Chinook pilots, crewmen spend their nights flying in 'the green air'
November 25, 2006
COB SPEICHER, Iraq — To the naked eye, the natural gas fires of Kirkuk glow in the night like coals scattered in a vast, dark furnace.
Even now, miles away from the flames and hundreds of feet above the earth, the cockpit of Chief Warrant Officer 4 Charles “Chico” Cantu’s massive CH-47D Chinook helicopter reeks of burning fuel.
“Lots of smoke at 1 o’clock,” Cantu warns his co-pilot, Chief Warrant Officer 2 Scott Ward, 32, of Encampment, Wyoming. Through the lenses of their night-vision goggles, the gas fires have turned night to day. The city and the clouds above it are bathed in a ghostly green sunshine.
It’s a surreal view of the world, flying with night-vision goggles, and some pilots and crewmen refer to it as taking off into “the green air.” In fact, Cantu and his fellow B Company, “Hill Climbers” see more green air than they do daylight.
As the heavy lift element of the Hawaii-based 3rd Battalion, 25th Aviation Regiment, the soldiers are responsible for transporting thousands of personnel and thousands of tons of equipment throughout northern Iraq. The “Lightning Express” runs, which link bases in Tikrit, Kirkuk, Mosul, Tal Afar and Qayyarah West, occur at night when the roaring Chinooks are all but invisible to the enemy.
“We move about 10,000 passengers a month,” said Col. A.T. Ball, commander of the 25th Infantry Division’s Combat Aviation Brigade. “That’s more passengers than a small commercial airline.”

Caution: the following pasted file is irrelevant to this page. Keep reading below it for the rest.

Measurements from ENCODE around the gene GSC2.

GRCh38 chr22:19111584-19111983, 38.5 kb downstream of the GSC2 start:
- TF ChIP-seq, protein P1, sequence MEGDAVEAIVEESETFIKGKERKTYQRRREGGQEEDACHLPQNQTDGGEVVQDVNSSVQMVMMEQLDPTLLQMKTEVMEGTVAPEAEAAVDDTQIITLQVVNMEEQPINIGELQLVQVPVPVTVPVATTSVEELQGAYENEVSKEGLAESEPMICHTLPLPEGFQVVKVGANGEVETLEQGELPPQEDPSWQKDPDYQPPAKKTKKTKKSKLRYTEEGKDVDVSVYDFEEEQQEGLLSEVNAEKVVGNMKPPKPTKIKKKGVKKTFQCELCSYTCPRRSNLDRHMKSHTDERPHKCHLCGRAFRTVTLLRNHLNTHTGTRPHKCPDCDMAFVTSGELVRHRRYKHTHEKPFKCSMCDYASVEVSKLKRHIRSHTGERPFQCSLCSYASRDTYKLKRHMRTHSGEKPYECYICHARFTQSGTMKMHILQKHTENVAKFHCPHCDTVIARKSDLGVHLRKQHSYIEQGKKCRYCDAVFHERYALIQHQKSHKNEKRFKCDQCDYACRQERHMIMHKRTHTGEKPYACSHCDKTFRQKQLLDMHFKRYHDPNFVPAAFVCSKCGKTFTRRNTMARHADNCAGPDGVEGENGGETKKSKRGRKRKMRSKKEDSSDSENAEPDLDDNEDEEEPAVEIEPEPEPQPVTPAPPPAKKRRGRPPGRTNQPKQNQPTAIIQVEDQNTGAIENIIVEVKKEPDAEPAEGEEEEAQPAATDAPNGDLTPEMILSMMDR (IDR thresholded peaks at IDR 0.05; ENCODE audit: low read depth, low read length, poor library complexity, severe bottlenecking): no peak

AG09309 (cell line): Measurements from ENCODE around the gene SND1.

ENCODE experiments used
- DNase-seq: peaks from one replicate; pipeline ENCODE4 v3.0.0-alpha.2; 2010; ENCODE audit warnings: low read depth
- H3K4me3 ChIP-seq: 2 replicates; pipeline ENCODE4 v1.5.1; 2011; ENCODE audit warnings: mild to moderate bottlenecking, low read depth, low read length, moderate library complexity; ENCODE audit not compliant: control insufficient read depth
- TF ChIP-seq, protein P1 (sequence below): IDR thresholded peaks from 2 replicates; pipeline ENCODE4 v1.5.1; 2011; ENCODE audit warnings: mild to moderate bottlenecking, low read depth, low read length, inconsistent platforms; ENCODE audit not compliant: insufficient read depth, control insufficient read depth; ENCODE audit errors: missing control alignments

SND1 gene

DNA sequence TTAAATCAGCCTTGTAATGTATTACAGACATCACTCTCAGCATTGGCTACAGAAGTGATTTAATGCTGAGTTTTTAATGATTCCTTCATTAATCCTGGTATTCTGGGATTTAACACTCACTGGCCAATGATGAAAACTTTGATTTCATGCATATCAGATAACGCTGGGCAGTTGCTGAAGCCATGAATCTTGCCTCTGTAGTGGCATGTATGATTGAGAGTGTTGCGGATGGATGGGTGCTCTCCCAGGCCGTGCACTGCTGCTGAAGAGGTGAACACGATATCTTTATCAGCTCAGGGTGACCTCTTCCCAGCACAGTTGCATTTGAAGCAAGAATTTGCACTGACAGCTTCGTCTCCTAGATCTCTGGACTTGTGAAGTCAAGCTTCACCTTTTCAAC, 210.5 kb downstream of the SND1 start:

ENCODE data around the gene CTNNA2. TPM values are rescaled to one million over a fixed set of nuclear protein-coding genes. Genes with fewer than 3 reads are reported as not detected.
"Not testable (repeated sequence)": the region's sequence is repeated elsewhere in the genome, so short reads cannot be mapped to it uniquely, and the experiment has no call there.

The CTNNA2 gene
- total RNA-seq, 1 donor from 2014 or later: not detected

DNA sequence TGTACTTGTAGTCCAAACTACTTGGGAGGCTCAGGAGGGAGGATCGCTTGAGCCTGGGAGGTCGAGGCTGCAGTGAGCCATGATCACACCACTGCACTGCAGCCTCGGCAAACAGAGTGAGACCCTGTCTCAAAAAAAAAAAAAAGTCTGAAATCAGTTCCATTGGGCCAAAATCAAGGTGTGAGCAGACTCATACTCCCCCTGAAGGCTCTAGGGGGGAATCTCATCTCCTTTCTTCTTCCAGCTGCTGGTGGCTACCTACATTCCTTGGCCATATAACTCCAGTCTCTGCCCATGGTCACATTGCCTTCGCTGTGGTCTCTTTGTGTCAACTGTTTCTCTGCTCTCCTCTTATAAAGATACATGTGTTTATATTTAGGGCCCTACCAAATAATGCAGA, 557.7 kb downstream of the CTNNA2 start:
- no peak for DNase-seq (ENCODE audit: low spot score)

On a recent Lightning Express run, Cantu’s Chinook lifted off from COB Speicher with a payload of bomb disposal robots, vehicle parts and roughly a dozen passengers and crew. For the next six hours, the crew would speed over mountain ranges, farmlands, and desert at speeds greater than 100 mph, loading and unloading passengers and material at each stop.
In the aircraft’s cargo area, flight engineer Spc. Jeremiah Belyeu, 22, of Houston, monitored the helicopter’s hydraulics and other instruments and rode herd on the passengers and cargo that passed in and out of the Chinook.
Bundled against the cold, door gunner Spc. Michael Lopez, 25, of Orange, Calif., and crew chief Spc. Hilario Beltran, 22, of Santa Ana, Calif., manned weapons and watched for hazards.
“Basically, we’re a crew,” Cantu said. “No one pilot is flying this aircraft. I’m not flying it. He’s not flying it. It’s all five of us. It’s a team.”
Among the hazards of night flying are dust storms, plumes from gas fires and massive power-line towers that rise as high as a football field is long. Cantu, 50, a Hawaii National Guard member and a Federal Aviation Administration inspector, used a map book and a small, portable computer strapped to his knee to plot the position of power lines.
Due to the amount of equipment hauled this evening, seats for passengers were at a minimum — bad news for would-be passengers who hoped to snag a space-available seat.
“When we don’t have any cargo, we’re loaded up to the gills with passengers,” Belyeu said.
On those occasions though when seats are scarce, Belyeau said some space-A passengers refused to believe that there isn’t enough space.
“I’ve heard every sob story you can imagine,” Belyeau said. “There’s just nothing I can do. If there’s 15 people who want to go and just one seat, we’re only taking one person.”